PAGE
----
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4 of 4 people found the following review helpful By "blissengine" on February 25, 2004
Format: Hardcover
Following a couple centuries after "A Door into Ocean", "Daughter of Elysium" revisits the planet Shora, home of the ocean-dwelling Sharers and the city-dwelling Elysians. Raincloud Windclan came to Elysium accompanied by her family to help avert a war. Her scientist husband was invited to assist in delving into the secrets of Elysians' longevity and in solving the Elysians' inability to bear children. The technologically superior Elysians live a pleasurable existence surrounded by their robot servants, who are slowly gaining sentience despite various precautions. In this epic sci fi tale, various threads entwine and produce a glorious and compelling exploration into compassion and humanity that fascinates as it entertains. Slonczewski deftly portrays the complex nuances of the bevy of characters, leading readers to explore their own human natures and giving us much to ponder.
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3 of 3 people found the following review helpful By Mel B. on February 10, 2011
Format: Kindle Edition Verified Purchase
(UPDATE NOTED BELOW)
I loved this book in its print version, so much so that I needed to get a Kindle version. The story itself is gripping -- a struggle of foreigners on a world full of nearly immortal people. A tale of cultures, feminism, grown technology and growing sentience, as well as the differences between the poor and the rich, the ageless and the short-lived.

I'm actually writing this because the Kindle version has a serious formatting issue about a third of the way through -- everything starts underlining. It's detracting from my otherwise happy enjoyment of the story of Raincloud, Blackbear, their children and the world of Shora.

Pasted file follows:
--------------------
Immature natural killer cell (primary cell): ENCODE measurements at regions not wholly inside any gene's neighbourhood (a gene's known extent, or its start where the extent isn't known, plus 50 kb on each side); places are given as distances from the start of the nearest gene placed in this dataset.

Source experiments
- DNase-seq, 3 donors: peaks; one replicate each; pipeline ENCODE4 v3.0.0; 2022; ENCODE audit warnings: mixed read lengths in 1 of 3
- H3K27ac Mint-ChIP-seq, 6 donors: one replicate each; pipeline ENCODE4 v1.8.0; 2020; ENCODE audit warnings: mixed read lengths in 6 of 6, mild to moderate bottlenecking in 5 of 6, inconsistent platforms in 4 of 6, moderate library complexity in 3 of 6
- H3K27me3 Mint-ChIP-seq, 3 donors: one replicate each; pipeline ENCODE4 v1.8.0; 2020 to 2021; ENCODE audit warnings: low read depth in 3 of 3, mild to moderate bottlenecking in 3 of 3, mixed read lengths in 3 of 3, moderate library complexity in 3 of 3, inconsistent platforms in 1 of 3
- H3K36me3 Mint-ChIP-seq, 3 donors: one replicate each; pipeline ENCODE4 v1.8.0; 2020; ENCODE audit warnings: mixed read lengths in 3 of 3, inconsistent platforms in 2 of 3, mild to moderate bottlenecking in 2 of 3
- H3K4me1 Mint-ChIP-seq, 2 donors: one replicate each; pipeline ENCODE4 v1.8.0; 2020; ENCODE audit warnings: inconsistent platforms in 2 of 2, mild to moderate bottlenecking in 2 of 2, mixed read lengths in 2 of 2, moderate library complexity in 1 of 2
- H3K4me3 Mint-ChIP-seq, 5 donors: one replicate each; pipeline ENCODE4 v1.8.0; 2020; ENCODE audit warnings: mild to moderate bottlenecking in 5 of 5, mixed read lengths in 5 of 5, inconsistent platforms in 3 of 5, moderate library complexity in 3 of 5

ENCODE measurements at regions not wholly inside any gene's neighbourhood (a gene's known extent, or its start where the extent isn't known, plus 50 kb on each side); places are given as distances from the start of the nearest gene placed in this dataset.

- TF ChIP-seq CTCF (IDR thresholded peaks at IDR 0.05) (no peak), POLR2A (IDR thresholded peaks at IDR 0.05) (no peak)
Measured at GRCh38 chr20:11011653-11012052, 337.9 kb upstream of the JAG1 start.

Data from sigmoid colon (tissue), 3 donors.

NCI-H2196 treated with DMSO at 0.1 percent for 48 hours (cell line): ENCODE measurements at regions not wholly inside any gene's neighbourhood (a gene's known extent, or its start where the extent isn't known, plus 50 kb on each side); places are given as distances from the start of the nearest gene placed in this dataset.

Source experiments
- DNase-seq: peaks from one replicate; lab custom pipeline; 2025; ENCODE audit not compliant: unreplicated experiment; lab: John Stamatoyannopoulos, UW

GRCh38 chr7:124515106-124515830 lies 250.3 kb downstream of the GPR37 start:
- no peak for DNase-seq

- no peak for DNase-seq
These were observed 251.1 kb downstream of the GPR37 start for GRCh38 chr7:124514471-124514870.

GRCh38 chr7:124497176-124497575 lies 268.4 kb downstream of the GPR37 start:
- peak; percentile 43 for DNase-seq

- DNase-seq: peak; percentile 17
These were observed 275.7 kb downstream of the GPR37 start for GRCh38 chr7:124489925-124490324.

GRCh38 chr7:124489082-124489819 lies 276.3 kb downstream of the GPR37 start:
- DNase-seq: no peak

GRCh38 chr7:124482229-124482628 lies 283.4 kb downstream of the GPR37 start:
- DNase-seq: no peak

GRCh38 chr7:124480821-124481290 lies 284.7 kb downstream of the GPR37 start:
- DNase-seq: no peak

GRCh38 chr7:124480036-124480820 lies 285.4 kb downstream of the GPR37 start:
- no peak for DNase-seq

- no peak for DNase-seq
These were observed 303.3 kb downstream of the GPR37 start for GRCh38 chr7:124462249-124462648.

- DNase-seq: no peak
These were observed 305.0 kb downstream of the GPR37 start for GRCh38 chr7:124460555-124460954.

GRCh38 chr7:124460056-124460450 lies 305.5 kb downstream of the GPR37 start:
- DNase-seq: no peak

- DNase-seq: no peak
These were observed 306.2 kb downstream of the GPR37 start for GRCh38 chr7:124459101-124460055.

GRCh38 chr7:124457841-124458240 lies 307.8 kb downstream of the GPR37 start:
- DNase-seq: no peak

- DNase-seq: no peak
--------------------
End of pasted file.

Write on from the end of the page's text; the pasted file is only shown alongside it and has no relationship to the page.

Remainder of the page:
(This would be 5 stars except for formatting. The book itself should be 5 stars, and perhaps the formatting should be a 2)

UPDATE: The formatting is supposed to be fixed. I haven't had a chance to go back and re-read, but this puts the book back up into a 5 star for me.
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4 of 6 people found the following review helpful By A Customer on August 31, 1996
Format: Paperback
I think syoung summarizes the situation well. This book is not the equal of A Door Into Ocean, which is simply astonishing. However, it's better than 90f all the sf out there, and all the "mainstream" fiction, as well. I particularly admire the author's willingness to tackle the biggest issues, and her thoughtful consideration of them.
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By Jens H. Petersen on January 5, 2014
Format: Kindle Edition Verified Purchase
Great follow up to "A door into ocean" - great start of the Elysium universe! Quite another thing that the film . . .